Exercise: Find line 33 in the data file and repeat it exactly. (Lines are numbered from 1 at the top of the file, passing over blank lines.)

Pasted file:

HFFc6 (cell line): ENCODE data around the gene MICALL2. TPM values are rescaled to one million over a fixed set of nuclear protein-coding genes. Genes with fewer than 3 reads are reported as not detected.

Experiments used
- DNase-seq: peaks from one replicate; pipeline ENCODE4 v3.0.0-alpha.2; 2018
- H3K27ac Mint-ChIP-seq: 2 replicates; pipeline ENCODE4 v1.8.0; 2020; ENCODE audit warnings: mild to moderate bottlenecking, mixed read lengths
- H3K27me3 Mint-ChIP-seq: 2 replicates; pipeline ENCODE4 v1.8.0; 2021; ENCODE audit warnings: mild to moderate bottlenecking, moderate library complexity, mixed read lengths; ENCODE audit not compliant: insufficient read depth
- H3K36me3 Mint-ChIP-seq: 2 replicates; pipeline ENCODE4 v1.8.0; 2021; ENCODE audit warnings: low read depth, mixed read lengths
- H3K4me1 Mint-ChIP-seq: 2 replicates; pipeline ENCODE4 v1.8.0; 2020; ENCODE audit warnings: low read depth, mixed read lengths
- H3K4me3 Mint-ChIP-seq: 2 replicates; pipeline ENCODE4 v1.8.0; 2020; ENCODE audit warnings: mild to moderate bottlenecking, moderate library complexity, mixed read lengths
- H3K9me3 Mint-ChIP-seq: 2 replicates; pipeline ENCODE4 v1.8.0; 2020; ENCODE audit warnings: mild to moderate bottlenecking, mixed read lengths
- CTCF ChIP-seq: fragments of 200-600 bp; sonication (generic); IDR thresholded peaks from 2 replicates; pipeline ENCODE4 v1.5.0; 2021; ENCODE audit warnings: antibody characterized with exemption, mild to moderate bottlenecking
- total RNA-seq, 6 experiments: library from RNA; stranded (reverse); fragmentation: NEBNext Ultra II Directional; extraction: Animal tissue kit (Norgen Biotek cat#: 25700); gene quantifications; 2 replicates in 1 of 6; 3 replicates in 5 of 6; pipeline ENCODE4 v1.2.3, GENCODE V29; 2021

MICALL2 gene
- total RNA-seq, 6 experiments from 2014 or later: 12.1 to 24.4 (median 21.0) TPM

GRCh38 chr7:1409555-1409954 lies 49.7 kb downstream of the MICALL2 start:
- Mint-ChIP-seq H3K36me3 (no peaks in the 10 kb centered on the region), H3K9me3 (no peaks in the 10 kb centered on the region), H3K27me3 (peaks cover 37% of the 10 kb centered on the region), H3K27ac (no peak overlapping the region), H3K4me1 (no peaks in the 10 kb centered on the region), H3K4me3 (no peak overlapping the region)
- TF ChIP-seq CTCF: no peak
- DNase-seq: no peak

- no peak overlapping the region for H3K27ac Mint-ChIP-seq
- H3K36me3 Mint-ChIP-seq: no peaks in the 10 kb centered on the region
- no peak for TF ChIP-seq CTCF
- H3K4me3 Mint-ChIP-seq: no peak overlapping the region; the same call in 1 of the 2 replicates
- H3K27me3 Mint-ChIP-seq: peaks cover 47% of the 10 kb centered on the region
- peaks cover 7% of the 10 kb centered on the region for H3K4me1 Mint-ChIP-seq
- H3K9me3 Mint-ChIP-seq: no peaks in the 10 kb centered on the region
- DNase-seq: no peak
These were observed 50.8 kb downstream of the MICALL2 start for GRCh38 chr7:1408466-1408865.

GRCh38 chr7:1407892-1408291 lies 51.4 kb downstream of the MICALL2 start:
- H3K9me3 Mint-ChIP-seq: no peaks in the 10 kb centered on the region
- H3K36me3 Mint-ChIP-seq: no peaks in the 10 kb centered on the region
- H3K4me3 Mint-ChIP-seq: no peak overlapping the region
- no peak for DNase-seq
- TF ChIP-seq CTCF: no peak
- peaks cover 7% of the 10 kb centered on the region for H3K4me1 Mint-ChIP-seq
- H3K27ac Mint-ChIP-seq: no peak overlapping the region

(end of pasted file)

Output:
- peaks cover 7% of the 10 kb centered on the region for H3K4me1 Mint-ChIP-seq